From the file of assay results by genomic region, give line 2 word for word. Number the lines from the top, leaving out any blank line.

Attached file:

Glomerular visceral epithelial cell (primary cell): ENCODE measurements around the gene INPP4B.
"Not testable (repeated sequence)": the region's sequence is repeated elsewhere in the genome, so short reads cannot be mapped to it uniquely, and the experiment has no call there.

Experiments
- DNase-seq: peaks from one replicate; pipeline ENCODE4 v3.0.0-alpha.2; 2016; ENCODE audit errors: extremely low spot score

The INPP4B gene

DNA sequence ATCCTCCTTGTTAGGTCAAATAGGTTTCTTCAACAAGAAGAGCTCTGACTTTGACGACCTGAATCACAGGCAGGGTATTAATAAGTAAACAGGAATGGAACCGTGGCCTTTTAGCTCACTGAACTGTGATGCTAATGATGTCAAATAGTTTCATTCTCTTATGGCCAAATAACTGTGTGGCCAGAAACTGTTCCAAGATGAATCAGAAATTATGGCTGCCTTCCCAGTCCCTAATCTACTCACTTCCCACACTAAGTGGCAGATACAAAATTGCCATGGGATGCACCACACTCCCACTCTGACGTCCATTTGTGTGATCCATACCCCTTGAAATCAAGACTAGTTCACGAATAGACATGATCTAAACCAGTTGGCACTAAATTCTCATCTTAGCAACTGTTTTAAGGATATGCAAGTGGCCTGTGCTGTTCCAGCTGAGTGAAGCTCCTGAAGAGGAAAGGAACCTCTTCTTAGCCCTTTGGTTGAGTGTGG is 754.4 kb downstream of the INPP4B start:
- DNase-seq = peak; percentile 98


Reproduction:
"Not testable (repeated sequence)": the region's sequence is repeated elsewhere in the genome, so short reads cannot be mapped to it uniquely, and the experiment has no call there.